Nature Mates-Nature Club has participated in all the tiger census which started since 1995. Hence we have experienced the change in census techniques, its precisions, problems, benefits and the dynamics of Sundarban which enables us to understand the forest better. It has made us realize how difficult it is to safeguard these forests just by the forest department. Particularly tiger census helped us understand the importance of the creek survey, waders and lesser cat survey together with the importance of livelihood programs in Sundarbans. Both pugmark census technique and camera trapping associate studies require dedicated life threatening moments for the people which enabled us to see the ruggedness of Sundarbans.
During our initial days of the tiger census we have experienced on-foot search for proper pugmarks in Sundarbans. Those experiences were an eye opener about the terrain, the effort given by the ground forest staffs and the ability of the tiger to survive in this landscape. During the prey-base census days, the on-foot work was completely stopped. This technique was totally dependent on signage findings from narrow boats. The camera trap technique again involved on-foot camera installation. Hence the transformation of census technique canes from invasive chemical techniques to almost non-invasive signage survey to camera installations.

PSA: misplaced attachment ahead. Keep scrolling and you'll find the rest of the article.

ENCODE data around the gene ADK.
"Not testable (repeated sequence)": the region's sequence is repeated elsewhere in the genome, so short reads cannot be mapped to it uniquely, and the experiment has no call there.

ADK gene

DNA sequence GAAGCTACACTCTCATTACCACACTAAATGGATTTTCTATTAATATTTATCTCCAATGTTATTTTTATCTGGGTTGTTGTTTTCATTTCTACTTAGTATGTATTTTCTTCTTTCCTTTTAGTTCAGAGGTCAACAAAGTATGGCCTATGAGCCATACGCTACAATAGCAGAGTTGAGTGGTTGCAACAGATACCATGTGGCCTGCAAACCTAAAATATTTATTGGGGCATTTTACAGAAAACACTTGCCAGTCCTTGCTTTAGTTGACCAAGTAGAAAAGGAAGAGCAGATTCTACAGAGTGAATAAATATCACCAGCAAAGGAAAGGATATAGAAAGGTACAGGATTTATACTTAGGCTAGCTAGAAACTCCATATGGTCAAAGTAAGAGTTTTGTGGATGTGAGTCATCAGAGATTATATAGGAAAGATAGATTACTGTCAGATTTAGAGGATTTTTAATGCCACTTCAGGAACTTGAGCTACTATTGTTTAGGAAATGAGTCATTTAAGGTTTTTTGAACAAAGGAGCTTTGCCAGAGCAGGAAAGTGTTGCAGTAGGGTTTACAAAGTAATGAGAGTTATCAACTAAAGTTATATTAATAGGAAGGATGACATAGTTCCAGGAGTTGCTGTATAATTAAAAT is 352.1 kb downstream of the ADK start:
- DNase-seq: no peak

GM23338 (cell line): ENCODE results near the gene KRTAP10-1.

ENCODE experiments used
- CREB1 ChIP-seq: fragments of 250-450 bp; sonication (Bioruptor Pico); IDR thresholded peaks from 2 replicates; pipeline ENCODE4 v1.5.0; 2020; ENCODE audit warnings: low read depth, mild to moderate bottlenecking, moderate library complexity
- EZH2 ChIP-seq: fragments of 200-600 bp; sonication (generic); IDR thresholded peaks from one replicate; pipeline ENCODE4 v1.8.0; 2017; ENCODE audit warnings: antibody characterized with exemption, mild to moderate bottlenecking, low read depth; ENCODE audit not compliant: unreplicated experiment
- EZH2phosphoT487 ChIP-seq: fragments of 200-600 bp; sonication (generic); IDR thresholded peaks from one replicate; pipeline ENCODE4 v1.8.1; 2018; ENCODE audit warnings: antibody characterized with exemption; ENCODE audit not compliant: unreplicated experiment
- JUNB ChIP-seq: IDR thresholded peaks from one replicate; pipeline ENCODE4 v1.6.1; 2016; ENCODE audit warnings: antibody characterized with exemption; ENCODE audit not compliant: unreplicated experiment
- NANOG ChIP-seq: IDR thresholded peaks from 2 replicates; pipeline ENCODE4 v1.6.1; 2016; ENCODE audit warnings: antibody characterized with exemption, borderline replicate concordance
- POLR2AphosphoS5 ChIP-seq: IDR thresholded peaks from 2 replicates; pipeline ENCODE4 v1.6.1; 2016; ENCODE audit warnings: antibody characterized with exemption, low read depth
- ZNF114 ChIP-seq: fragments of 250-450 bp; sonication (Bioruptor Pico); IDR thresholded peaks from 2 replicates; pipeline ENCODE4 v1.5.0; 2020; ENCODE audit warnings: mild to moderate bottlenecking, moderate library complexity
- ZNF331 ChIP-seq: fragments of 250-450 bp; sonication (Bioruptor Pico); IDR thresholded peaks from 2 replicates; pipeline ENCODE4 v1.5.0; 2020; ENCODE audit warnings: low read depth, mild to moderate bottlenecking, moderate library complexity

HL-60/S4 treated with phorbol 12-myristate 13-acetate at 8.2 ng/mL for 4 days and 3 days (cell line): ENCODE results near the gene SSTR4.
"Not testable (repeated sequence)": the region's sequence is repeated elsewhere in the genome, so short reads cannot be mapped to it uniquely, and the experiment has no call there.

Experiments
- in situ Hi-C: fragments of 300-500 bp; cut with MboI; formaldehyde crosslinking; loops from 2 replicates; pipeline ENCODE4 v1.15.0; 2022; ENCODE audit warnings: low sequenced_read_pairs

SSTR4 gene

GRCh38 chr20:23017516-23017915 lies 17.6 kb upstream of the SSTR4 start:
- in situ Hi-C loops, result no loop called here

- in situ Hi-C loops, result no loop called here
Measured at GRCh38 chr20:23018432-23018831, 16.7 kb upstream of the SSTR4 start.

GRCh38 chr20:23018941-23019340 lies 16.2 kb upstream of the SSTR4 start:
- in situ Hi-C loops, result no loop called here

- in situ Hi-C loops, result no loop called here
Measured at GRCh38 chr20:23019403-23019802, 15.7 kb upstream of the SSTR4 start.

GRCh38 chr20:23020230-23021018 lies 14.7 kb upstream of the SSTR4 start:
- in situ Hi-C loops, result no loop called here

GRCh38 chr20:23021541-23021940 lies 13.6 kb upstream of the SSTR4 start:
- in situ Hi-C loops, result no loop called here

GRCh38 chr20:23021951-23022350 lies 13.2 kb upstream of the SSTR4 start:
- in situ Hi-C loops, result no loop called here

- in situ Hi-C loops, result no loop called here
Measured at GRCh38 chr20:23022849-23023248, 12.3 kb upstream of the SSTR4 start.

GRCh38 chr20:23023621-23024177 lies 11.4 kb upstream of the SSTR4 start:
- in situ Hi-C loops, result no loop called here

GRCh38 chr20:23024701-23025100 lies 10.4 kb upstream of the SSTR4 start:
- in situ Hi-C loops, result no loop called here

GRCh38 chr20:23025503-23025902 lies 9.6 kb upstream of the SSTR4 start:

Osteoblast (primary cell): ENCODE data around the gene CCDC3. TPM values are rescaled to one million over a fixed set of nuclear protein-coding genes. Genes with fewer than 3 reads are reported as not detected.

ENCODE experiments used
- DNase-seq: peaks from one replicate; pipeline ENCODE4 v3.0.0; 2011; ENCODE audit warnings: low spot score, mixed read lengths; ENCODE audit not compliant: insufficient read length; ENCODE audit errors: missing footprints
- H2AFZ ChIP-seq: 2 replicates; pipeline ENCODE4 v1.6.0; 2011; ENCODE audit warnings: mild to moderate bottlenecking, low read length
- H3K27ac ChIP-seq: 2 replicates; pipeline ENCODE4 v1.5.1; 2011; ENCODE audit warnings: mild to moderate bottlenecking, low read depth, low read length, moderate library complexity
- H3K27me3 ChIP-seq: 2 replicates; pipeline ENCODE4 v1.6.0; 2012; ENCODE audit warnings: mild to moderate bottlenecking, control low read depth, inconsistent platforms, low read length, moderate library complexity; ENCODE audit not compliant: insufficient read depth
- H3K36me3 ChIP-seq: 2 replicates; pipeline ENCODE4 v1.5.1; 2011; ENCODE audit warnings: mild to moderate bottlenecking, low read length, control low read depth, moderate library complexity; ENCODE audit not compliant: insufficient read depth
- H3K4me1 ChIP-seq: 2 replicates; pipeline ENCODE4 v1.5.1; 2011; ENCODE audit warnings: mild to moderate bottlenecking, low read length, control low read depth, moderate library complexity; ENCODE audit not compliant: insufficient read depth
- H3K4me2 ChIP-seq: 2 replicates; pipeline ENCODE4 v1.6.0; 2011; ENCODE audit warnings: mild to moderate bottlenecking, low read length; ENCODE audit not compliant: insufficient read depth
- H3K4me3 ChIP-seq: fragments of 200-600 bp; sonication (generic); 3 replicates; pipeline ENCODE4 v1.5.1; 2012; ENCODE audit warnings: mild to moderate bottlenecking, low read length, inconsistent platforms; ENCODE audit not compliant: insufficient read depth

Crocodile Census 2012
Population estimation of Estuarine Crocodile (Crocodylus porosus) in Indian part of Sundarbans:
Nature Mates participated in a census program of Estuarine Crocodile (Crocodylus porosus) at Indian part of Sundarbans conducted by Wildlife Wing, Forest Directorate with the involvement of IUCN SSC Crocodile Specialist Group (CSG) members of Wildlife Institute of India, Madras Crocodile Bank Trust and Herpetology Centre in January 2012. Total 240 crocodiles were spotted during the survey with a rate of 0.12 individual per kilometer and 0.23 individual per hour. Results revealed presence of healthy breeding population of estuarine crocodiles in comparison to the other parts of the world.